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Simon's Reply to Titus- Third Selection .. Ibid...... Milman 205

Josephus's Address-Fourth Selection .... Ibid ........Ibid. 206

Lines on the Death of Henry Kirke Whyte ...... Lord Byron 208

To “ Childe Harold” ......

..... Mrs. Elliot 208

Harley's Visit to Bedlam ....... ...... Henry Mackenzie 210

Harley's Death .............

........... Ibid. 212

Story of La Roche .......

......... Ibid. 213

Childe Harold's Departure, &c. ....... .... Lord Byron 221

The Creek-Indian Chief's Relation, &c. .............. Tobin 222

The Magdalen-A Fragment ............... Barry Cornwall 223

Be Kind ...........

....... Anonymous 224

Love Compared to the Gout, “Tales of the Hall” .... Crabbe 225

Apostrophe to Love, The Cotter's Evening Worship.... Burns 226

Letter to Mr. Cunningham..... ............. Ibid. 228

Letter to John Francis Erskine, afterwards Earl of Mar.. Ibid. 230

London, “ Babylon the Great” .................. R. Mudie 233

John Bull, Ibid................................. Ibid. 235

Character of Mr. Wilberforce .................. Anonymous 237

Character of Lord Stowell .................... Anonymous 239

Character of Lord Eldon, “ Babylon the Great”....R. Mudie. 242

Character of Lord Erskine, “Babylon the Great” ...... Ibid. 244

Picture of a Lady's taking " the Veil” ... ........... Croly 246

To Jessy...... ............................ Lord Byron 247

The Sailor-Orphan Boy's Tale .................. Mrs. Opie 248

The Battle of Waterloo ..................... Lord Byron 249

The Ocean ..........

....... Ibid. 251

Last Minstrel's Address to his Native Country. ... Sir W. Scott 253

Peroration of a Sermon—The Threatened Invasion.. Rev. R. Hall 257

On the Death of the Princess Charlotte .............. Ibid. 259

Solitude................................... Lord Byron 264

Affection in Humble Life.......... ............ Crabbe 265

Pride of Rank, &c...,

.... Dr. Thomas Brown 268

Duties of Conjugal Relation......................... Ibid. 270

Great Evil in Matrimonial Life .......... Dr. Thomas Brown 271

Duties of a Benefactor-Gratitude .................. Ibid. 273

The Elder's Death-Bed ......... ....... Professor Wilson 274

Extract from “Hamlet”—A Dialogue............ Shakspeare 279

Death of Lord Byron ........ ...... Sir Walter Scott 281

Cruelty to Animals Condemned, &c. ............... Cowper 284

Natural Equality of Man, &c. .......... ......... Ibid. 286

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Respective Merits of Patriots and Martyrs............ Cowper 287

On the Receipt of his Mother's Picture....... ......... Ibid. 289,

Sir Isaac Newton .......................... Dr. Chalmers 292

Benevolence of the Supreme Being ................. Ibid. 293

Patriotism-Philanthropy .......

........ Ibid. 295

Extract from “ The Grave”......... ....James Montgomery 297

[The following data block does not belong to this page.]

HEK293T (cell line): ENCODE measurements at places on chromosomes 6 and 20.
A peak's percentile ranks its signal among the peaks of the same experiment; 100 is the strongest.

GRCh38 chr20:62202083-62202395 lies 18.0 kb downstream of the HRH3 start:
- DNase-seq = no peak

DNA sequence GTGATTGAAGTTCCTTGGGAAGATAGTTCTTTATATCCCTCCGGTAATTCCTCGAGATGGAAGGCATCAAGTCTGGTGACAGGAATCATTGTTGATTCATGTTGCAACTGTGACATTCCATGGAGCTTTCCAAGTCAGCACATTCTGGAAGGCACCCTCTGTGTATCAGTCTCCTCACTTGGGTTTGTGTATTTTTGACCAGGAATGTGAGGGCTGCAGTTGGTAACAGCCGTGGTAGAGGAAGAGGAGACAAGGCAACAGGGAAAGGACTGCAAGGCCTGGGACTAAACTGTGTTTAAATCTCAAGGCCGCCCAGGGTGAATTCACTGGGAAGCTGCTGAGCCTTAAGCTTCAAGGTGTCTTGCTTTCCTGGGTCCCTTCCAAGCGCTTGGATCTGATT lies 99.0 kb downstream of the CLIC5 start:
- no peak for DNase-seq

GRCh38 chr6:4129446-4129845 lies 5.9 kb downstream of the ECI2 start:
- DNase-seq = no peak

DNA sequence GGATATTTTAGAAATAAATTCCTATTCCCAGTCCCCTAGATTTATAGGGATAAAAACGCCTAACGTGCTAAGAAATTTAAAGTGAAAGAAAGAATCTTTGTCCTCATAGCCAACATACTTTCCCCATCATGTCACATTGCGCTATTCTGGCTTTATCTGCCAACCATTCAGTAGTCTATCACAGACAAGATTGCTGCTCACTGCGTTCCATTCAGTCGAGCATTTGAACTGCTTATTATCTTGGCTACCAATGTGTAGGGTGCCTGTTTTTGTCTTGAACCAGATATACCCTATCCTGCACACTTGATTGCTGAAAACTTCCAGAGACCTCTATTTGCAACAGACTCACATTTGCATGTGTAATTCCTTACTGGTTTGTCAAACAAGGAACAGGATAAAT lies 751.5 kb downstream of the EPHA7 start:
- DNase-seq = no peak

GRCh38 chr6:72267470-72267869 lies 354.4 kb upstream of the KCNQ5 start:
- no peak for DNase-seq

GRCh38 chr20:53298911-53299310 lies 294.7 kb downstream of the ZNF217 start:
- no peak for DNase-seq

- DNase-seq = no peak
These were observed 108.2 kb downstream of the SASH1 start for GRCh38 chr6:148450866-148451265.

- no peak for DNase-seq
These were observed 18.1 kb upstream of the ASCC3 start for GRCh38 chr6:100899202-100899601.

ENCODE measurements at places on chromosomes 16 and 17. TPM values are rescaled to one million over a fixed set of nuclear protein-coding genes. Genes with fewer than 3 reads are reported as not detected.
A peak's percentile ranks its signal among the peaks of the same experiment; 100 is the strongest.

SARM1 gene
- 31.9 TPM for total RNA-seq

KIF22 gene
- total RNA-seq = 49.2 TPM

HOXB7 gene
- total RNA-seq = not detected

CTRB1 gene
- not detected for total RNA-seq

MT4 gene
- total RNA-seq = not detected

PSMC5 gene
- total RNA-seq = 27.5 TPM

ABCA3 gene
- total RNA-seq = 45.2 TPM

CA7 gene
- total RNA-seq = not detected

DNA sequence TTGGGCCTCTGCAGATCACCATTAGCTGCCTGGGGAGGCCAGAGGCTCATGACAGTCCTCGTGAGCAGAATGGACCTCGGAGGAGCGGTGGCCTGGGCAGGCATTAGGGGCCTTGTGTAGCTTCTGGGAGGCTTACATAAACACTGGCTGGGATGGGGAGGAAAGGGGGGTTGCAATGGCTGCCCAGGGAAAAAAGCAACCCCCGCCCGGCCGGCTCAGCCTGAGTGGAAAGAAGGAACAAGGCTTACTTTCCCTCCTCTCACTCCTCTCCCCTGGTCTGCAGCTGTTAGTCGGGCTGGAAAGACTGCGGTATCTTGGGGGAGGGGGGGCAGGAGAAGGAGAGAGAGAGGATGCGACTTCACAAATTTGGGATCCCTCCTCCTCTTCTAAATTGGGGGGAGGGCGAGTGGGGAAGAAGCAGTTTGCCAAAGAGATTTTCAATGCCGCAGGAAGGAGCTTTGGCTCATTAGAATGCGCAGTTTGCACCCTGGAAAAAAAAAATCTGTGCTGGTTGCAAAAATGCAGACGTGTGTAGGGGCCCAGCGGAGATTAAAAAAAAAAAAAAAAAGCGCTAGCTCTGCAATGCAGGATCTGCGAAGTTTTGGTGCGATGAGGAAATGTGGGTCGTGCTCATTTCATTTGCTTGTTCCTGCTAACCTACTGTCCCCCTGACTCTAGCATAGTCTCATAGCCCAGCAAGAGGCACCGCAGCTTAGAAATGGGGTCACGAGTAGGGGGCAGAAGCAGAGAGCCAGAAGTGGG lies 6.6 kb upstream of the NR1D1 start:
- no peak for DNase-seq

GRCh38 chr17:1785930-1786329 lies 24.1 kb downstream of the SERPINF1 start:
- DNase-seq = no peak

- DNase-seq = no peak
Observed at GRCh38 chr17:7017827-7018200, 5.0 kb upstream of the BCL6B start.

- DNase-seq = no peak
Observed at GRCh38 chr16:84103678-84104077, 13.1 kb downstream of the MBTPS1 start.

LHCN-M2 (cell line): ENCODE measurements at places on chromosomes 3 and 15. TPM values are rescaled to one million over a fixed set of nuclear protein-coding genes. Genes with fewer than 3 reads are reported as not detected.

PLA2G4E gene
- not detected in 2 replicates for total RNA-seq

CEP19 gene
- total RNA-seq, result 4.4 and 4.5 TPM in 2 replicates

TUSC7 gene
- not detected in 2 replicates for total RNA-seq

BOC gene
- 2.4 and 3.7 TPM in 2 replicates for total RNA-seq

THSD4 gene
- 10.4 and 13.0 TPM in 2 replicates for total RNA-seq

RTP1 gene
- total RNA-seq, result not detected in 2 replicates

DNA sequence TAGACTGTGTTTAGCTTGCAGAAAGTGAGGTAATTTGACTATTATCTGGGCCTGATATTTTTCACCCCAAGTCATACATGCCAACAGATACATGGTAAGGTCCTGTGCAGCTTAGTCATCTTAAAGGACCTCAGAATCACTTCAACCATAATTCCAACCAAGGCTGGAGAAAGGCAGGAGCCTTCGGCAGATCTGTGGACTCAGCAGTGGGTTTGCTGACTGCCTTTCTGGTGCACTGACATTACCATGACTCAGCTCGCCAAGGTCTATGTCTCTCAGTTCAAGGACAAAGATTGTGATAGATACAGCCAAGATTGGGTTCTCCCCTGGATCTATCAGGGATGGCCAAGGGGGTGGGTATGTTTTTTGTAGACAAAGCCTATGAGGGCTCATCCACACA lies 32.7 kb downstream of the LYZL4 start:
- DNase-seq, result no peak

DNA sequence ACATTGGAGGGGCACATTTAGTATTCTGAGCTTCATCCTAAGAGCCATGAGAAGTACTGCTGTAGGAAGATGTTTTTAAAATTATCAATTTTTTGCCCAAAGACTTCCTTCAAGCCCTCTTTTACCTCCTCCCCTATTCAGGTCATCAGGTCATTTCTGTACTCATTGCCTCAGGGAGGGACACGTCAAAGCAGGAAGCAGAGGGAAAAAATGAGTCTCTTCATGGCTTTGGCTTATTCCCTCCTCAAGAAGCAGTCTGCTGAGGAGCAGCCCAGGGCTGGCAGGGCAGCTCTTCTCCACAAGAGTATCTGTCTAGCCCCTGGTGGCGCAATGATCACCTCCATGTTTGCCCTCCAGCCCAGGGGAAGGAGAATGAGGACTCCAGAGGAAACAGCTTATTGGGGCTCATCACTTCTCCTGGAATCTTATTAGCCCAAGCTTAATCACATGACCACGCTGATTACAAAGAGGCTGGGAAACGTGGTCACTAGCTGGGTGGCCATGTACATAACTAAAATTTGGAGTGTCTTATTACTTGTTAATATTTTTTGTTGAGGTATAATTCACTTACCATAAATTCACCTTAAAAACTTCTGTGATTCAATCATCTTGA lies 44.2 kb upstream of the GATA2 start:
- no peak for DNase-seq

Stanzas (supposed to be) on the Death of Princess Charlotte

Thompson 299

- Rural Funerals - The Grave ........ ... Washington Irving 300

The Broken Heart ............... ........... Ibid. 302

Parliamentary Sketch of Sir Francis Burdett .... Anonymous 305

Character of Mr. Hume ....

............. Ibid. 307

Fatal Catastrophe in Greenland .......... James Montgomery 310

Final Depopulation of Eastern Greenland ..............Ibid. 312

Ode of the Bard, in “Don Juan”.............. Lord Byron 314

Death of Gertrude, “Gertrude of Wyoming”........ Campbell 316

Contemplation of the Divine Being in his Works, “Tom

Jones”................... ............... Fielding 318

Our Aptness to give a Character of Continuance to our Pre-

sent Circumstances, &c. “ Rural Philosophy".. Ely Bates 320

Effects of Catiline's Eloquence, “ Catiline”............ Croly 321

Feelings excited by a Long Voyage........ Washington Irving 323

The Widow and her Son .... .................... Ibid. 325

The Wife ............. . .....

.. Ibid. 332

The English Country Gentleman ...

........ Ibid. 338

Duties of a Wife .................

....... Ibid. 340

Visit to a Private Madhouse .................. M ́Donough 341

The Widow .................................

........... Ibid. 344

The Orphans .

....dnonymous 347

A Week's Confinement, “ Diary of an Invalid” .... Matthews 350

Christianity and Deism Contrasted, “Letters to a Friendon the

Evidences of Christianity” ........ Dr. Olinthus Gregory 351

Progress of a Christian-Death of Calista ......... Bowdler 353

Reasonableness of Public Worship .................... Seed 356

Private Prayer Recommended ..................... Ibid. 358

The Stranger and his friend ............ James Montgomery 360

Occasional Ode on Education......

. Ibid. 362

The Daisy in India ...

................

Ibid. 363

Robert Burns ..................

.. Ibid. 364

Geology-Kirkdale Cave .......... Edinburgh Scotsman” 366

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The New Member of Parliament .............. M ́Donough 371

The Milk-Maid and Banker .................. James Smith 374

Address to Mummy in Belzoni's Exhibition.... Horace Smith 375

Music,-A Ludicrous Anecdote... ............ Ibid. 377

Good Humour and Forbearance of Mr. Wilberforce. . Anonymous 378

England and America .................. Edinburgh Review 380

Difference of Character in the Political Changes of Great

Britain and France ........ ................ Ibid. 382

The Emigrant........................ Hon. Henry Erskine 383

Deficiency in the Education of Fashionable Women Sun Newspaper 387

Never give up ............